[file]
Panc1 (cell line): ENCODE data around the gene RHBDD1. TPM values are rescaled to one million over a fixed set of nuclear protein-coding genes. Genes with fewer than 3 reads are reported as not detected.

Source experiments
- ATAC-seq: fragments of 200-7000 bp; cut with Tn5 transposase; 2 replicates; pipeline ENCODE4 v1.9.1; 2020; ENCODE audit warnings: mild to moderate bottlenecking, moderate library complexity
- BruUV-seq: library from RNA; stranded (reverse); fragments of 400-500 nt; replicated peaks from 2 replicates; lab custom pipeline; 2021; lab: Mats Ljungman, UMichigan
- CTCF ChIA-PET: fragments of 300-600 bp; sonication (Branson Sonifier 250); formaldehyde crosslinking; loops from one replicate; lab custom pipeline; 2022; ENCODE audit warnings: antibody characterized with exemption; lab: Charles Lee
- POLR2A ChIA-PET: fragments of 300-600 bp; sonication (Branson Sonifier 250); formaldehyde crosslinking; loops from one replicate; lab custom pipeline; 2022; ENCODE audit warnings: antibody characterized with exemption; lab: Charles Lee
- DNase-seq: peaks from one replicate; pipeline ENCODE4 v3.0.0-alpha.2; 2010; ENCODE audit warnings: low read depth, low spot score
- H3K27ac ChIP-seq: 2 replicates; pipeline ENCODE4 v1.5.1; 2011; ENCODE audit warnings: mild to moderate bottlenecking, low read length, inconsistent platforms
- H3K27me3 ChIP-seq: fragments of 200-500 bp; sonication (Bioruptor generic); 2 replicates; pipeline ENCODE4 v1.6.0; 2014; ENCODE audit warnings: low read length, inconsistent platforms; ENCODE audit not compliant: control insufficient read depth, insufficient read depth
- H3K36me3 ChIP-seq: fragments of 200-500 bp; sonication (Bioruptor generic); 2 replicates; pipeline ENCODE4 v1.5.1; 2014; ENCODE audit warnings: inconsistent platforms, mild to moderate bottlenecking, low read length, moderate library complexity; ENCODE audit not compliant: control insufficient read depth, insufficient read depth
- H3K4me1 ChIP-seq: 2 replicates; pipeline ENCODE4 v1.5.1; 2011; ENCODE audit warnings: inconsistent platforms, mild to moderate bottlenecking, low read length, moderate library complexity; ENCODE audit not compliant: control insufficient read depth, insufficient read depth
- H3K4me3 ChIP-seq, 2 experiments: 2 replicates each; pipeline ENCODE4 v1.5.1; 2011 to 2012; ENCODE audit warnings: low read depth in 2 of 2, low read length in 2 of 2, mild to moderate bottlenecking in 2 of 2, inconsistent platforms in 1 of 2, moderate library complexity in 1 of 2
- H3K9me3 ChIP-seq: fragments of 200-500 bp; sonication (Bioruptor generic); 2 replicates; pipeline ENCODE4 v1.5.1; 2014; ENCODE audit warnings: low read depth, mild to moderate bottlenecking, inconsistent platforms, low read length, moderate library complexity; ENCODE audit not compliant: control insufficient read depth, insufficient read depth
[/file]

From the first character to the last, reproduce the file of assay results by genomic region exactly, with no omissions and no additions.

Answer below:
Panc1 (cell line): ENCODE data around the gene RHBDD1. TPM values are rescaled to one million over a fixed set of nuclear protein-coding genes. Genes with fewer than 3 reads are reported as not detected.

Source experiments
- ATAC-seq: fragments of 200-7000 bp; cut with Tn5 transposase; 2 replicates; pipeline ENCODE4 v1.9.1; 2020; ENCODE audit warnings: mild to moderate bottlenecking, moderate library complexity
- BruUV-seq: library from RNA; stranded (reverse); fragments of 400-500 nt; replicated peaks from 2 replicates; lab custom pipeline; 2021; lab: Mats Ljungman, UMichigan
- CTCF ChIA-PET: fragments of 300-600 bp; sonication (Branson Sonifier 250); formaldehyde crosslinking; loops from one replicate; lab custom pipeline; 2022; ENCODE audit warnings: antibody characterized with exemption; lab: Charles Lee
- POLR2A ChIA-PET: fragments of 300-600 bp; sonication (Branson Sonifier 250); formaldehyde crosslinking; loops from one replicate; lab custom pipeline; 2022; ENCODE audit warnings: antibody characterized with exemption; lab: Charles Lee
- DNase-seq: peaks from one replicate; pipeline ENCODE4 v3.0.0-alpha.2; 2010; ENCODE audit warnings: low read depth, low spot score
- H3K27ac ChIP-seq: 2 replicates; pipeline ENCODE4 v1.5.1; 2011; ENCODE audit warnings: mild to moderate bottlenecking, low read length, inconsistent platforms
- H3K27me3 ChIP-seq: fragments of 200-500 bp; sonication (Bioruptor generic); 2 replicates; pipeline ENCODE4 v1.6.0; 2014; ENCODE audit warnings: low read length, inconsistent platforms; ENCODE audit not compliant: control insufficient read depth, insufficient read depth
- H3K36me3 ChIP-seq: fragments of 200-500 bp; sonication (Bioruptor generic); 2 replicates; pipeline ENCODE4 v1.5.1; 2014; ENCODE audit warnings: inconsistent platforms, mild to moderate bottlenecking, low read length, moderate library complexity; ENCODE audit not compliant: control insufficient read depth, insufficient read depth
- H3K4me1 ChIP-seq: 2 replicates; pipeline ENCODE4 v1.5.1; 2011; ENCODE audit warnings: inconsistent platforms, mild to moderate bottlenecking, low read length, moderate library complexity; ENCODE audit not compliant: control insufficient read depth, insufficient read depth
- H3K4me3 ChIP-seq, 2 experiments: 2 replicates each; pipeline ENCODE4 v1.5.1; 2011 to 2012; ENCODE audit warnings: low read depth in 2 of 2, low read length in 2 of 2, mild to moderate bottlenecking in 2 of 2, inconsistent platforms in 1 of 2, moderate library complexity in 1 of 2
- H3K9me3 ChIP-seq: fragments of 200-500 bp; sonication (Bioruptor generic); 2 replicates; pipeline ENCODE4 v1.5.1; 2014; ENCODE audit warnings: low read depth, mild to moderate bottlenecking, inconsistent platforms, low read length, moderate library complexity; ENCODE audit not compliant: control insufficient read depth, insufficient read depth